How They Train!

Jack McDermott - February 2012


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How many years have you been running?

  • I ran cross-country in high school, then went to college and got fat eating pizza and chicken wings. I began my “comeback” at age 30 – so I have been running seriously for 12 years.

Consider your training over the past 6 months to one year.  How many miles a week do you typically run when not injured and consistently running?

  • I run about 55-60 miles, but I have done as many as 84 and as few as 31 depending on my training, tapering, and marathon schedule.

Lifetime personal records

  • Mile:  5:01
  • 5K:  17:28
  • 10K:  36:39
  • 15K:  56:30
  • Half-Marathon:  1:21:20
  • 30K:  1:58:24
  • Marathon:  2:50:15
  • 50K:  3:29:15
  • 50-Mile:  6:27:24

What are your training goals?

  • October is the beginning of “marathon season,” although I am still flirting with ultras.  My big races are the Tallahassee Ultra-Distance 50-Miler in December, First Light Marathon in January, and the Boston Marathon in April.  I would love to get PRs in the marathon and the 50-miler – but that is my goal every year.

What does your typical week of running look like?

  • Monday: Gym for upper body work-out – run 8 miles    
  • Tuesday:  Run total of 6 miles including intervals
  • Wednesday:Gym for upper body work-out – run 8 miles    
  • Thursday: Run 5.5 miles easy with Thursday group in Tom Brown Park
  • Friday: Gym for upper body work-out – run 3 miles
  • Saturday:  Either race, or run tempo run of 7-8 miles
  • Sunday: Run easy 10 miles with Sunday Streaker group – maybe another 5 by myself.

How does your training vary over the course of a year?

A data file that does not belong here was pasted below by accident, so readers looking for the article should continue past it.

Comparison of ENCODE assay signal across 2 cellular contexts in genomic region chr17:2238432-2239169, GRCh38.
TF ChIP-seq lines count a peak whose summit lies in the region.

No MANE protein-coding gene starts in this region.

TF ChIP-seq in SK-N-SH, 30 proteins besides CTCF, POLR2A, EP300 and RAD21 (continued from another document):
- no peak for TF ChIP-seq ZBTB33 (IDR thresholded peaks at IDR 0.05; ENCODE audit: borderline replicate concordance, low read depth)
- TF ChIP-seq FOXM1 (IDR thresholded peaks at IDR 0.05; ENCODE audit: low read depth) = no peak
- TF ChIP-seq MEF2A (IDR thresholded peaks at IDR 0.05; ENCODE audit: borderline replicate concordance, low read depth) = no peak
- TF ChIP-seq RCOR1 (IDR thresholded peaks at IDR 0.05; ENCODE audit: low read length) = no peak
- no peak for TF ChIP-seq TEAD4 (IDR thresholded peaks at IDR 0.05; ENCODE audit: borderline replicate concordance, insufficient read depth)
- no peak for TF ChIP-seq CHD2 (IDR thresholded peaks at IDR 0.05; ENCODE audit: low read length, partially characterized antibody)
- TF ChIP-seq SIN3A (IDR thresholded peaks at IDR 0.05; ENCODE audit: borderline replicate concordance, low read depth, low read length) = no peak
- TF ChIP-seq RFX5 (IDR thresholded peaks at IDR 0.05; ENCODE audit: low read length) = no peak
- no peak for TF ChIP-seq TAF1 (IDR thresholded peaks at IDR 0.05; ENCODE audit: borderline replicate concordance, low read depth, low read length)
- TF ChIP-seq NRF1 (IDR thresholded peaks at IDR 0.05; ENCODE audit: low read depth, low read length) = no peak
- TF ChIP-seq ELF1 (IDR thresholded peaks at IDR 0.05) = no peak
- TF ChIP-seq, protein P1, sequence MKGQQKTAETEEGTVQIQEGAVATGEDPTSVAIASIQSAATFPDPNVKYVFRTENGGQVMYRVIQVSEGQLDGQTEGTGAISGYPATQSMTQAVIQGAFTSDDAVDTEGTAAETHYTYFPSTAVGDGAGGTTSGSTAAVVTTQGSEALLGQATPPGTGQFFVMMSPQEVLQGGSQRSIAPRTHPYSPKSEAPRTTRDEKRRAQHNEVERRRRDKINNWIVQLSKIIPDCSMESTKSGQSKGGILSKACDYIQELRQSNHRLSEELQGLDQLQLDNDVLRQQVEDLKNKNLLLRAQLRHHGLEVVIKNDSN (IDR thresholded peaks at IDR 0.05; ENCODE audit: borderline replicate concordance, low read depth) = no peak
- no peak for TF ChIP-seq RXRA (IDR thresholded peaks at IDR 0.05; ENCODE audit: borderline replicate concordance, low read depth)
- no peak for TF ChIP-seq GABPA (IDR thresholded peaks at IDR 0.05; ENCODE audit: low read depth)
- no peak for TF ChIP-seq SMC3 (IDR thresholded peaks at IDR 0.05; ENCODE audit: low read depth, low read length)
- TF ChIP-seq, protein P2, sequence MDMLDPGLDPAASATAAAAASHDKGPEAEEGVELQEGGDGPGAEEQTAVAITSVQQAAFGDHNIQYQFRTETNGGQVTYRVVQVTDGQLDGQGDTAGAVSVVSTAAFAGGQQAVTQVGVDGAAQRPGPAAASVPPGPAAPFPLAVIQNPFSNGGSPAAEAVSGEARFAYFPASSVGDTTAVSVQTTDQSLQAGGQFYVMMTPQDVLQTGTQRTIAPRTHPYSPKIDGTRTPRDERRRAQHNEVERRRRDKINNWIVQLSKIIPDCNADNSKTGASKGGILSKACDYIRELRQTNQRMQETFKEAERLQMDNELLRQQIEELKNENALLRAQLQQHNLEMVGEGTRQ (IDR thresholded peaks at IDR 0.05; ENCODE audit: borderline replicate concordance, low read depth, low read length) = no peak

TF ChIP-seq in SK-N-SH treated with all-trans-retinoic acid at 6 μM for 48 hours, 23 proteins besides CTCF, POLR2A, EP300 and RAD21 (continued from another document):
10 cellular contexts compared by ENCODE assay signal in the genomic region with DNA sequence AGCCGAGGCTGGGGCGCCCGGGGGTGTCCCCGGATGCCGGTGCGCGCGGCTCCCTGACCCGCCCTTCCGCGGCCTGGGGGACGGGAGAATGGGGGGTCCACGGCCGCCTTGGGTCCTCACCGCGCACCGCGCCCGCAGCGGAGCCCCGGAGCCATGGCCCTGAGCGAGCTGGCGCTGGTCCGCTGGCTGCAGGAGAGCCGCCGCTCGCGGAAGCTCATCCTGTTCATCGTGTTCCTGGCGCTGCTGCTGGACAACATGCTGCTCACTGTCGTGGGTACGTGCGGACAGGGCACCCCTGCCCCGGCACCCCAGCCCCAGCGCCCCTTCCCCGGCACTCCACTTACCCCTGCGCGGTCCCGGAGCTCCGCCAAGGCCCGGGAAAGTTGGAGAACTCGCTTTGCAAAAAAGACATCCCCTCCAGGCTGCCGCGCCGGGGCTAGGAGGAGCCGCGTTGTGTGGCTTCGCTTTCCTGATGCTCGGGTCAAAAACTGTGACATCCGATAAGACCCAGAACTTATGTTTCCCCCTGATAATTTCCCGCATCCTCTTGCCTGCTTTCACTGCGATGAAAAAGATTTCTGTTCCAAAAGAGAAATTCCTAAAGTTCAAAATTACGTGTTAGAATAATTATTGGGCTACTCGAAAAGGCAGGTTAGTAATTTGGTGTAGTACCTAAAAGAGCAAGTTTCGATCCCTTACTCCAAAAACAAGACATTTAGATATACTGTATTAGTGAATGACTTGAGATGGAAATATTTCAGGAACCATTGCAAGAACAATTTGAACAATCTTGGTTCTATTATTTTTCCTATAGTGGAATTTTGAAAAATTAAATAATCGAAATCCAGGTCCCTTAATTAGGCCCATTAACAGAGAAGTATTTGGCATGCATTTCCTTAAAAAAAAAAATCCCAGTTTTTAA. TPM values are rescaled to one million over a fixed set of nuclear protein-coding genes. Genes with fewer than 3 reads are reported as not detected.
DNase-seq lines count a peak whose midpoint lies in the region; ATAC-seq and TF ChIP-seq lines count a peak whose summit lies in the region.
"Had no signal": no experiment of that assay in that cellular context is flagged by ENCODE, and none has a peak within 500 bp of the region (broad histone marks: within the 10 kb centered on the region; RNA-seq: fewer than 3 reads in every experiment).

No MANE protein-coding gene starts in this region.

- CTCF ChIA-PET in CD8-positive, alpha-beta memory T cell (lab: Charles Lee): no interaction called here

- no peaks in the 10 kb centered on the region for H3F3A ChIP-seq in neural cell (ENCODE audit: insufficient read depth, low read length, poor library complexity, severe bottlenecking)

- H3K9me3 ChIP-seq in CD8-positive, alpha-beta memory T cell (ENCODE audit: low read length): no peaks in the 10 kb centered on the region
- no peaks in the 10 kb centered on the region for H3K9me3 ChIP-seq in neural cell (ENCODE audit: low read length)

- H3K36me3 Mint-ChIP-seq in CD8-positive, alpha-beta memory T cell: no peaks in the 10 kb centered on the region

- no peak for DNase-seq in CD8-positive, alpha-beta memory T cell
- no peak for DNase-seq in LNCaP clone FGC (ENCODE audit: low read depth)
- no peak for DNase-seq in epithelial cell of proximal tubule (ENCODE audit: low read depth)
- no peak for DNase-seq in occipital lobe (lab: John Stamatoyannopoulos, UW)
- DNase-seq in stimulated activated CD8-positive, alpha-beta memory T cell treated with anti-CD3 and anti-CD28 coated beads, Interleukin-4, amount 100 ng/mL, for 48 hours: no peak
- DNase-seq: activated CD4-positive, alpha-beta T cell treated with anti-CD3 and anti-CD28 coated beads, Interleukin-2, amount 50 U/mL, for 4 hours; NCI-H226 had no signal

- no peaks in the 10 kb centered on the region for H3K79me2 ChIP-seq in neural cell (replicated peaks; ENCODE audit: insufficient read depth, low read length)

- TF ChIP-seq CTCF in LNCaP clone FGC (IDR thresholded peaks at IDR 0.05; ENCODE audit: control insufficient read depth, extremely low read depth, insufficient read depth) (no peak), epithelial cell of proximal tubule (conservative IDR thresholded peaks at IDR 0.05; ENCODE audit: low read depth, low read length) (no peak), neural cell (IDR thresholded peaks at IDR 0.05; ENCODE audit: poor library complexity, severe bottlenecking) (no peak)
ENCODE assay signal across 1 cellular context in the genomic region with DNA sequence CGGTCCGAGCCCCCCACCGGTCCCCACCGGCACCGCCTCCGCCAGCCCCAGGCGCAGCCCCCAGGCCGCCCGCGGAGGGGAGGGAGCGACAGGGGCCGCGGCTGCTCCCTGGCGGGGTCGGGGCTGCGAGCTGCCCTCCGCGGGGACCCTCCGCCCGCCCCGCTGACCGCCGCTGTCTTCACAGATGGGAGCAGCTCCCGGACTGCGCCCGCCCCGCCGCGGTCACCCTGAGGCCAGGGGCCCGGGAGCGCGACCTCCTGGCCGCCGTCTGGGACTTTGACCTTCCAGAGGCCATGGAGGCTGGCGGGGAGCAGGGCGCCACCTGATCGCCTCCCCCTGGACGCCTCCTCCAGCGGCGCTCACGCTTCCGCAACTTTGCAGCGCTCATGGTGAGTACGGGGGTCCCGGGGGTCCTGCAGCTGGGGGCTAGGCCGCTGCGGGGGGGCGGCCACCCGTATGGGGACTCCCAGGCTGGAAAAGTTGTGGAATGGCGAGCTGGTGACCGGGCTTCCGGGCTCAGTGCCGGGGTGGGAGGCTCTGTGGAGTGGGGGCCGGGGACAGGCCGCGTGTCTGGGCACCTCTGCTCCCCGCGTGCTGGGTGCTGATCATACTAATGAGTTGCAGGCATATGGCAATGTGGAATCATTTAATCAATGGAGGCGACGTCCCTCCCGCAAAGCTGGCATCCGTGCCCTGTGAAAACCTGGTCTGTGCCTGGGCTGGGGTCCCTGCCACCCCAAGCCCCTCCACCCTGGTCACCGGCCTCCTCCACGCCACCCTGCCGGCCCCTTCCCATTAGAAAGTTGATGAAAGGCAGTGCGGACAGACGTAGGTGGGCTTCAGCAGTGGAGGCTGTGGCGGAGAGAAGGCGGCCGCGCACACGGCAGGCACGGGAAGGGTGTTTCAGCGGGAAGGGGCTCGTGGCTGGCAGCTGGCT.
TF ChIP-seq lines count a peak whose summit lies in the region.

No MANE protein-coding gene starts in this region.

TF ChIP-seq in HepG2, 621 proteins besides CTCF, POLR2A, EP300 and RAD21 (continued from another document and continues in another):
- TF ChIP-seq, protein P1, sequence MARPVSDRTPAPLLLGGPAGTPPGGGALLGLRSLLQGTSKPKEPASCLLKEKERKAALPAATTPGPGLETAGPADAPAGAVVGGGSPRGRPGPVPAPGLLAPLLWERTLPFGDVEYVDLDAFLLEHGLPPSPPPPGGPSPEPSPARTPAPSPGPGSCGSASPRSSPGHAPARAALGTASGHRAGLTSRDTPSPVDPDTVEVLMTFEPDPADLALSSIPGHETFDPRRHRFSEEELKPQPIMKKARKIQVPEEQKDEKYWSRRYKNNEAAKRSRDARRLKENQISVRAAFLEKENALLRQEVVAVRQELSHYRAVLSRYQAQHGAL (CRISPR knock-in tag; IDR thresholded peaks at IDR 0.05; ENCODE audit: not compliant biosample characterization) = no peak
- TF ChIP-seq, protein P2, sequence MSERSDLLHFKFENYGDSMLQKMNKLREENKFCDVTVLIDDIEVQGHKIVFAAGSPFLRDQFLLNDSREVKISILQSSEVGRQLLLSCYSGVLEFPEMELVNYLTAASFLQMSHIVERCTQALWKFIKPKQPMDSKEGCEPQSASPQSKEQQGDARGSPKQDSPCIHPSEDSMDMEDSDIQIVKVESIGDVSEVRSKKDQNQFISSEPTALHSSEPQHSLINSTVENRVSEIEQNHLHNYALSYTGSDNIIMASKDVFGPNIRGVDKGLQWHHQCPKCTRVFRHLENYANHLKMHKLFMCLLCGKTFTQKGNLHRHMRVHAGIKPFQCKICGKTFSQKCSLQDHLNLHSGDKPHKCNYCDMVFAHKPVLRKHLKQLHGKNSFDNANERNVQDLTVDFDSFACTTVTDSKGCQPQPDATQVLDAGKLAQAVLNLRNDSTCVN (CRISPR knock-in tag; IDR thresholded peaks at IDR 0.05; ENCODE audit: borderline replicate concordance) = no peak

• I really try to ramp it up during marathon season (October – April) due to the cool weather; in the summer heat I merely try to avoid getting fat.

Do you take recovery or down time?

  •   No

Do you peak for certain races?

  • Not really — it depends. I go in cycles where I just run marathons for fun; at other times, I am focused on racing.

How much sleep do you usually get at night?

  • I work best on 8-9 hours of sleep – but usually only get 7 hours.

What time of day do you normally run?

  • I try to run twice a day — during lunch (3 miles), and after work (5 miles)

What injuries have hampered your training over the past year? 

  • .I have chronic problems with my sacroiliac joint – which usually manifests itself with pain in my butt and right hamstring, but it is manageable.

Do you take any dietary or medical supplements?

  • After the University of Exeter studies on beetroot juice – I am a firm believer of taking this before races, which I think helps. Other than that – dietary supplements just give me gas and do not improve my performance.  (Shark Cartilage? Honestly!)

What type of running shoes do you prefer?

  • I still use the Brooks Beast for my training.

Do you race in a different type of running shoe?

  •   I am really depressed about this; I love the Spira Stinger shoes, but they stopped making them. I have yet to find a racing flat that I like at the moment.

Do you use weight training?

  •  Yes — Upper body; I do this to maintain my physique – not sure it contributes to performance.

Do you stretch? 

  • I try to avoid stretching as I am convinced it causes injuries. I do believe in warming up before big races, and I am thinking about experimenting with massage.

What are your favorite running routes?

  •   Tom Brown Park

What running resources do you like that would benefit someone else?

  • and

What examples can you give of specific training methods, and what were the results?

  • I am a firm believer in interval training, and in doing tempo runs. However, I recommend that people focus on longer slower runs.  Running a 4:00-4:30 marathon for fun is a great workout for me. It is the “time on your feet” that really counts, not the speed.

How has your training changed over the years?

  • I now focus more on longer distance events; on rare occasions you will see me at a 5K.

What advice do you have for beginning or experienced runners to help them with their training?

  • The biggest problem for beginning and experienced runners is not training and injuries – it is motivation.  I believe in developing a multitude of goals, especially goals that are not linked to PRs. One of my goals is to run 500 lifetime marathons (I now have 144); another is to run a marathon in all 50 states (I now have 36), or run with my wife Laura in all 50 states (we have run 14 together – she has done 19 states total).  Keep creating goals that do not pertain to performance and you will always be motivated to run – otherwise it is only fun to run if you are setting PRs.